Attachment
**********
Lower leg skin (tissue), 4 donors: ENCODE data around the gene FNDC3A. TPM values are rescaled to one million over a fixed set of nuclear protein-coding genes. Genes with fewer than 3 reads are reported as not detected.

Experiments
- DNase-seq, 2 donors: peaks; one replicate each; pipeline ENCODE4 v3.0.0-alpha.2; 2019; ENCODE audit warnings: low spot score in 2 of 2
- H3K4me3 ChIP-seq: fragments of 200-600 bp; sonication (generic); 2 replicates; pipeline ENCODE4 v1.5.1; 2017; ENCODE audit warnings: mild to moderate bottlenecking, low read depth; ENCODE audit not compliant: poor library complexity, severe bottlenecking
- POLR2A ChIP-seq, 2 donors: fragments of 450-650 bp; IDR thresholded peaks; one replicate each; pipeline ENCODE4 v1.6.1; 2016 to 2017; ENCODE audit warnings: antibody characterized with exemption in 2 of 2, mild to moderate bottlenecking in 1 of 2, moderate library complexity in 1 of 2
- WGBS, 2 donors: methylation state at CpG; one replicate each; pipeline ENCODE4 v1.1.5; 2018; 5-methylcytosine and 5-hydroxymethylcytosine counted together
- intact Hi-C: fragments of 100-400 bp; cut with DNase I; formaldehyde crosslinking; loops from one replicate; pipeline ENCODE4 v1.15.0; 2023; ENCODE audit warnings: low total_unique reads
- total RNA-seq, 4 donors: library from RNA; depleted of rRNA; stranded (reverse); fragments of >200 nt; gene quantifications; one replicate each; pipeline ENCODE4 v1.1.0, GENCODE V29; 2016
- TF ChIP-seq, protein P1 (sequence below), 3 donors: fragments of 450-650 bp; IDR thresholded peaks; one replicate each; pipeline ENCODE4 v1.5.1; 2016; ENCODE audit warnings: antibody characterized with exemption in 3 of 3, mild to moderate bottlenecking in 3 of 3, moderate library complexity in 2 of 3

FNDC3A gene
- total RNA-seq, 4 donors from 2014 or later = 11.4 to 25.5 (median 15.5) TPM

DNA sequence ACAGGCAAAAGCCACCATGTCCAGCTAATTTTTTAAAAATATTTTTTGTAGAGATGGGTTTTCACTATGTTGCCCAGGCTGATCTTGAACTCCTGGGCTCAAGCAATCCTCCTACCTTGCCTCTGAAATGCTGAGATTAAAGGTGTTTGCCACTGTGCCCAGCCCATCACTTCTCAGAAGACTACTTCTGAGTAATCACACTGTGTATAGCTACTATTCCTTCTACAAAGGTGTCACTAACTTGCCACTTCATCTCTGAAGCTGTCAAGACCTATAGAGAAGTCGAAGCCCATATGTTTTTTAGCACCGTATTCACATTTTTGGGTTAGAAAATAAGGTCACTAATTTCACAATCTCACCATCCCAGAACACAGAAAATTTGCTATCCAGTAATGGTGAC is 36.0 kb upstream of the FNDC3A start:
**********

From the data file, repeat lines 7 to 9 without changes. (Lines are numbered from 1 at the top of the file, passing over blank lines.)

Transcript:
- intact Hi-C: fragments of 100-400 bp; cut with DNase I; formaldehyde crosslinking; loops from one replicate; pipeline ENCODE4 v1.15.0; 2023; ENCODE audit warnings: low total_unique reads
- total RNA-seq, 4 donors: library from RNA; depleted of rRNA; stranded (reverse); fragments of >200 nt; gene quantifications; one replicate each; pipeline ENCODE4 v1.1.0, GENCODE V29; 2016
- TF ChIP-seq, protein P1 (sequence below), 3 donors: fragments of 450-650 bp; IDR thresholded peaks; one replicate each; pipeline ENCODE4 v1.5.1; 2016; ENCODE audit warnings: antibody characterized with exemption in 3 of 3, mild to moderate bottlenecking in 3 of 3, moderate library complexity in 2 of 3